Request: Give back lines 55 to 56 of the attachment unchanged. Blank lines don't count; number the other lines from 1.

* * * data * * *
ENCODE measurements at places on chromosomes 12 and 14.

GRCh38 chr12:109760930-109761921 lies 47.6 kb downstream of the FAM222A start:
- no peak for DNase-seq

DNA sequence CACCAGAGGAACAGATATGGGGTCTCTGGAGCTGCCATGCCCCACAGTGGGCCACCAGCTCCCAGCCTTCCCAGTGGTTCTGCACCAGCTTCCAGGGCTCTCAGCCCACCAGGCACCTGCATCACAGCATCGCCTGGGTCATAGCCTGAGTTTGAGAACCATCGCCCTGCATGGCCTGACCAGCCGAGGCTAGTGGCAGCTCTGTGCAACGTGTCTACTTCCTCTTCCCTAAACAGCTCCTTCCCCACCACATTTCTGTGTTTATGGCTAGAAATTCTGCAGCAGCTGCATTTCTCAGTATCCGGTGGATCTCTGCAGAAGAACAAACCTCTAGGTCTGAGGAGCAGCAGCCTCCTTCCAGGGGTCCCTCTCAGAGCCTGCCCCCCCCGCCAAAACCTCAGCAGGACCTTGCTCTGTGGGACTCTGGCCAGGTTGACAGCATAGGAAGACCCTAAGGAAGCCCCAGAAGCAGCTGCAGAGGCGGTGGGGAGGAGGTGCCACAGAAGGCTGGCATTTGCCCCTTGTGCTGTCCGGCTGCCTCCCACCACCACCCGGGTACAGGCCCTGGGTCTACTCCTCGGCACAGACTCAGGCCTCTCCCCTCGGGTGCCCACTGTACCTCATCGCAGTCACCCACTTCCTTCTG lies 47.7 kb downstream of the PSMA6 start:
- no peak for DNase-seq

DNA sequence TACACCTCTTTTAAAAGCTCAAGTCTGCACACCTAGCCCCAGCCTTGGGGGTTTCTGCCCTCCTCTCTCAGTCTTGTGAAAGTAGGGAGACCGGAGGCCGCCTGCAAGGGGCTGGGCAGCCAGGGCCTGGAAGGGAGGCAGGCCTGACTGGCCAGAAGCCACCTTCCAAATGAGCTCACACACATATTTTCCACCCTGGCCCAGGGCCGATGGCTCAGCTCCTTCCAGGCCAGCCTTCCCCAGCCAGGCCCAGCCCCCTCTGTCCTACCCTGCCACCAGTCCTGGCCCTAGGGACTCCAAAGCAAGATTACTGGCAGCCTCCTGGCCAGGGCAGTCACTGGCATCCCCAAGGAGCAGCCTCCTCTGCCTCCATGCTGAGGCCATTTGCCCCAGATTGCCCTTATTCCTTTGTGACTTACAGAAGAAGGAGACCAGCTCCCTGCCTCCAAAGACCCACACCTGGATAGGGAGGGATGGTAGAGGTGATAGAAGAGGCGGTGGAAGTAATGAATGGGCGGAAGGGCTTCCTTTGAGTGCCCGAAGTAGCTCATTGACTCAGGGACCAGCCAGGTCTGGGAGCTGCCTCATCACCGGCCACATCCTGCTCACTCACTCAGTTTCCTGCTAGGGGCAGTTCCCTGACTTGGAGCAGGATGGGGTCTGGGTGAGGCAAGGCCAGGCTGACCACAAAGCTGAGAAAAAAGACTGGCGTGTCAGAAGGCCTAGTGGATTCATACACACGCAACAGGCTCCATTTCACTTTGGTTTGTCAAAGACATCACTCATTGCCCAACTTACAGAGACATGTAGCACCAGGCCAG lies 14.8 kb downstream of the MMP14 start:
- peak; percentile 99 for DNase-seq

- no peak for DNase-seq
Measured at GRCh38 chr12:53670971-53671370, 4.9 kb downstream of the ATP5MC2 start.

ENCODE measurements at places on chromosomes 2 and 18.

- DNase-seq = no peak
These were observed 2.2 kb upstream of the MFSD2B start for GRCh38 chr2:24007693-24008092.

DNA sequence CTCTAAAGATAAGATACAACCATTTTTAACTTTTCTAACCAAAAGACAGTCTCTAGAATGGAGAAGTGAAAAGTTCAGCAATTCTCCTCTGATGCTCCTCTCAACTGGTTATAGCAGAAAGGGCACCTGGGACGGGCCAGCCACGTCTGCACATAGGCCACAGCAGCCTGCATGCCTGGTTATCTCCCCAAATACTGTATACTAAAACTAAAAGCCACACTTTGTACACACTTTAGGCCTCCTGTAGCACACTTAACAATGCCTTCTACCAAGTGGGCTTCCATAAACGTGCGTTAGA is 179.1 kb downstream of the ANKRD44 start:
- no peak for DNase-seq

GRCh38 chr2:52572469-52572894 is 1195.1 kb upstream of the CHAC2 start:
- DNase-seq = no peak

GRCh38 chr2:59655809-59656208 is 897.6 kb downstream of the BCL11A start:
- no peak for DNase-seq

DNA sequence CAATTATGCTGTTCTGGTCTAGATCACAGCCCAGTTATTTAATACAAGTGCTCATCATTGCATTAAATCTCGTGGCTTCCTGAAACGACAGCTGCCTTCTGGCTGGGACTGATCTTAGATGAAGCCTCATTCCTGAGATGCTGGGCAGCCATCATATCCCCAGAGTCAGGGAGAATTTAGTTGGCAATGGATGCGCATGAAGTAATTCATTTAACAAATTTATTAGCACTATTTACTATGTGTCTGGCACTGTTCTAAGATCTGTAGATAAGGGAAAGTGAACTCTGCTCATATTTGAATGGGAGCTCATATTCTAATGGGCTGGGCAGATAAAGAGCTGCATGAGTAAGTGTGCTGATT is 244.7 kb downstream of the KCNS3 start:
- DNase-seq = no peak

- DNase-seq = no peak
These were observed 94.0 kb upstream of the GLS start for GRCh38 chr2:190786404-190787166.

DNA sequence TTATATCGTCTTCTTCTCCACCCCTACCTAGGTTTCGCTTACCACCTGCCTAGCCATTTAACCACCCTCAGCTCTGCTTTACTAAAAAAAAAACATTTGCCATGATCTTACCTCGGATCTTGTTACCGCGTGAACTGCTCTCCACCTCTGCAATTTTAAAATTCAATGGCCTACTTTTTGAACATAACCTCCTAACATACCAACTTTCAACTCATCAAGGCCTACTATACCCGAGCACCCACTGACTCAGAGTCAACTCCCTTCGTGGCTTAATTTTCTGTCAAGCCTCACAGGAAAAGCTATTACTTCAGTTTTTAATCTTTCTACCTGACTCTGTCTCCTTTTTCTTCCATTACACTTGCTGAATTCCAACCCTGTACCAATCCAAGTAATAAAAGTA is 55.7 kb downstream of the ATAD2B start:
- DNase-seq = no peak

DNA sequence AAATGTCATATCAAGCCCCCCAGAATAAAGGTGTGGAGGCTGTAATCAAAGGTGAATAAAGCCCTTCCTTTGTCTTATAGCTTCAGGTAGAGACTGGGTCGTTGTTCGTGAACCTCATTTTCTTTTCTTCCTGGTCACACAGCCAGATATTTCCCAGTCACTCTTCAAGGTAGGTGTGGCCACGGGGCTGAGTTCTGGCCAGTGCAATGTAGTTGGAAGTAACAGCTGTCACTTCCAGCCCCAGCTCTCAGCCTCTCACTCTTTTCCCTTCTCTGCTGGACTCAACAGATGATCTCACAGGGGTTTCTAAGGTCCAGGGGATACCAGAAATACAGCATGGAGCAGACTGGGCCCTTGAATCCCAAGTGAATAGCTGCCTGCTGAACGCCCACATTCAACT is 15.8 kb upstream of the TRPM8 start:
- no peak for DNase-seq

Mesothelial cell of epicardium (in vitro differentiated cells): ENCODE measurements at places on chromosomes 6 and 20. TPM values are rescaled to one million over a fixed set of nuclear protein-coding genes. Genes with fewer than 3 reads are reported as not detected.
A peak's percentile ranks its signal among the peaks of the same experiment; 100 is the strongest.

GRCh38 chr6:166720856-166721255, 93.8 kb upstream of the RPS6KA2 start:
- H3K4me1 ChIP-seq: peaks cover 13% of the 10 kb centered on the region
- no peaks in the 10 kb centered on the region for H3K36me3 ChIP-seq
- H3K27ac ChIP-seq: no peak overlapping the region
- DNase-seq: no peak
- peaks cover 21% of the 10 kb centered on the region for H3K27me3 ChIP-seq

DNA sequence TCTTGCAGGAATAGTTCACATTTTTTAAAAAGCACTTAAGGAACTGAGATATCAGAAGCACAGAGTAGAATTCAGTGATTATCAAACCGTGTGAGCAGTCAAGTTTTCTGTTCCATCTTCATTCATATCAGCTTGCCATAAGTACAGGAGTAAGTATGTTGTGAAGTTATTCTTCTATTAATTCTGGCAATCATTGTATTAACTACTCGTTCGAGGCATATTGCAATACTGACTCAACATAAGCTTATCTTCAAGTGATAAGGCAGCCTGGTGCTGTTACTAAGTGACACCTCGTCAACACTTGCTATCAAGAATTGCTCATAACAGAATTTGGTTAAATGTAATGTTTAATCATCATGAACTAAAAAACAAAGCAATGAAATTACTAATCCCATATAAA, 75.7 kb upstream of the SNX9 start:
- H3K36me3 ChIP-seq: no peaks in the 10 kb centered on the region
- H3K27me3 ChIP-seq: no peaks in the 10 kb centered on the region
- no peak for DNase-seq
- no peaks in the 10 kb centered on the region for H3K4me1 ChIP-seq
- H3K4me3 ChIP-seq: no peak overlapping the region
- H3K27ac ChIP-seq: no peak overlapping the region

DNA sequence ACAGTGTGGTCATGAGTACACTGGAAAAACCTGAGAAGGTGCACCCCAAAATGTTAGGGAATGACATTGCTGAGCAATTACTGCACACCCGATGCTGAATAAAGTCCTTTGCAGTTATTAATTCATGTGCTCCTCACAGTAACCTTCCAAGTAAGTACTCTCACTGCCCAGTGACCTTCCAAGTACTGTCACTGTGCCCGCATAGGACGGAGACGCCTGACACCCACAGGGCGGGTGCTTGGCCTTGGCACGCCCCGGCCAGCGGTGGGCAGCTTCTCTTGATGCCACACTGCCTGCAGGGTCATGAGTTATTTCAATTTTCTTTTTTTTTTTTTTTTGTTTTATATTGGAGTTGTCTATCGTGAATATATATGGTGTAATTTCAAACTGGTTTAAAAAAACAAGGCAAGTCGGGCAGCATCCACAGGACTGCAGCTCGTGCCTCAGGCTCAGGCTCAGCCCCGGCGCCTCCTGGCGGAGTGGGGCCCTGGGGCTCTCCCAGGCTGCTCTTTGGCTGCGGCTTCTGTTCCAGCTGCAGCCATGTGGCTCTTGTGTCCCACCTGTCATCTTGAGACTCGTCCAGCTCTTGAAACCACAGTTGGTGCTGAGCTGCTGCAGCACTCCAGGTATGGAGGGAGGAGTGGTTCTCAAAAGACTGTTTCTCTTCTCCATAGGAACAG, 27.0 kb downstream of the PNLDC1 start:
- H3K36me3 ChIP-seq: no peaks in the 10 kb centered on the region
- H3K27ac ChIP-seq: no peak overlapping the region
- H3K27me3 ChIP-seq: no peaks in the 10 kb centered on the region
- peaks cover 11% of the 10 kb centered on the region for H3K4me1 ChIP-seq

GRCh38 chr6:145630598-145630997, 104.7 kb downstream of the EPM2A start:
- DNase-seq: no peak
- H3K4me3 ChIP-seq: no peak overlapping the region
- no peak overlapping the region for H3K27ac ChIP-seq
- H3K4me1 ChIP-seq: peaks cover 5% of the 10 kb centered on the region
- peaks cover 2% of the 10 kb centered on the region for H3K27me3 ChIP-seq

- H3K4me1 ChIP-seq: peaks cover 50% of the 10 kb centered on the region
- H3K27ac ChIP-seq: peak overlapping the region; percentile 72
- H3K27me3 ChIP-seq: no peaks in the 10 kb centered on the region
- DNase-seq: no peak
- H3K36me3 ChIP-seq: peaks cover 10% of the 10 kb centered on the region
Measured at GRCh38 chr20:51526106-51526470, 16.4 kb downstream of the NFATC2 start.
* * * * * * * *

- H3K27me3 ChIP-seq: no peaks in the 10 kb centered on the region
- DNase-seq: no peak